The Talmudic laws of mesira prohibited Jews from informing against other Jews to non-Jewish authorities. This ancient “no snitching” rule is getting modern attention in the Los Angeles case of Rabbi Moshe Zigelman, an Orthodox jew who is refusing to testify against other Jewish suspects before a grand jury regarding alleged acts of tax fraud and money laudering. Story here: Jewish law goes to court: Mesira meets American justice. The story describes the Talmudic issue this way:
The concept of mesira, which literally means “delivery,” dates back to periods when governments often were hostile to Jews and delivering a Jew to the authorities could lead to an injustice and even death. The rules of mesira still carry force within the Orthodox world, owing both to the inviolability of the concept’s talmudic origins and the insular nature of many Orthodox communities. But they are also the subject of debate over whether the prohibition applies in a modern democracy that prides itself on due process and civil rights.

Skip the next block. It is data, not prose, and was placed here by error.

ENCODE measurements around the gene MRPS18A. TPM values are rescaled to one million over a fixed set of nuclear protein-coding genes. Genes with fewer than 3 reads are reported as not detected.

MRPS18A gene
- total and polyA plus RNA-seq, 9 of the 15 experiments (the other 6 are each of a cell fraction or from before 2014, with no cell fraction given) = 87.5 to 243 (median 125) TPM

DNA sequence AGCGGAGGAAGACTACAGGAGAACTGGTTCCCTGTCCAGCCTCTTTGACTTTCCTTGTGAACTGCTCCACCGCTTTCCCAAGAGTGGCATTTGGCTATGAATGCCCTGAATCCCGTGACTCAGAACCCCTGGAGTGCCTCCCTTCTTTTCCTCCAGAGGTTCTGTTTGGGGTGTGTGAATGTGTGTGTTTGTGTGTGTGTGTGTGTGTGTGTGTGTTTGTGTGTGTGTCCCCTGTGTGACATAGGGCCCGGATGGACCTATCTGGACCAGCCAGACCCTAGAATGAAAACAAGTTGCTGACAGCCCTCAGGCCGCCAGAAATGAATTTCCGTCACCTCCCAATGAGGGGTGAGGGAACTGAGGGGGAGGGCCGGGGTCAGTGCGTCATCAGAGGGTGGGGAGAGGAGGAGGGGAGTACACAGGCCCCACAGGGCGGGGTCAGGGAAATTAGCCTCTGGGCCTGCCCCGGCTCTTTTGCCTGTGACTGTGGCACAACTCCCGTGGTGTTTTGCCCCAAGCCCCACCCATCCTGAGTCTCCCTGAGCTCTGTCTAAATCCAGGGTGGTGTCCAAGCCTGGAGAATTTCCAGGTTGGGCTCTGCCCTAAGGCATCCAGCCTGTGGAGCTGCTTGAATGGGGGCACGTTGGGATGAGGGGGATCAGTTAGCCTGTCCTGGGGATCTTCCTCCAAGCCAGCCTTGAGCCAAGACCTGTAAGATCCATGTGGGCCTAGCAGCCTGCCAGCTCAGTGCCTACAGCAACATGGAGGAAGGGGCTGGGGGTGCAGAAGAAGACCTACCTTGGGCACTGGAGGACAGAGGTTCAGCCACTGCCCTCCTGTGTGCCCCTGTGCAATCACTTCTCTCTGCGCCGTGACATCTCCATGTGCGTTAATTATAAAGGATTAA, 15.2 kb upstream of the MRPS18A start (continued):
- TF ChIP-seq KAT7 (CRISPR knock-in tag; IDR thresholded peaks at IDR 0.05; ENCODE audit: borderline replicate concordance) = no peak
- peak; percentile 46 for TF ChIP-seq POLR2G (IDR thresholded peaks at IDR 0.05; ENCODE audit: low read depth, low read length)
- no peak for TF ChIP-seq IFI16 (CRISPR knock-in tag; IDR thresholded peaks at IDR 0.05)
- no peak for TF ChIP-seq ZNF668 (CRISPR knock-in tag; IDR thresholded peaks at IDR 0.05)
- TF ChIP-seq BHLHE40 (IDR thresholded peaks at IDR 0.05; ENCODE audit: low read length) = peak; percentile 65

This dispute dovetails with a large issue in criminal justice: what happens to the force of criminal law when people believe it is unfair or leads to injustice? Professor Tom Tyler has written extensively about the fact that people are more likely to obey the law if they perceive it to be be fair and carried out through evenhanded and respectful procedures. See, e.g., Tom Tyler & Jeffrey Fagan, Legitimacy and Cooperation: Why Do People Help the Police Fight Crime in Their Communities?, 6 Ohio St. J. of Criminal Law 231 (2008).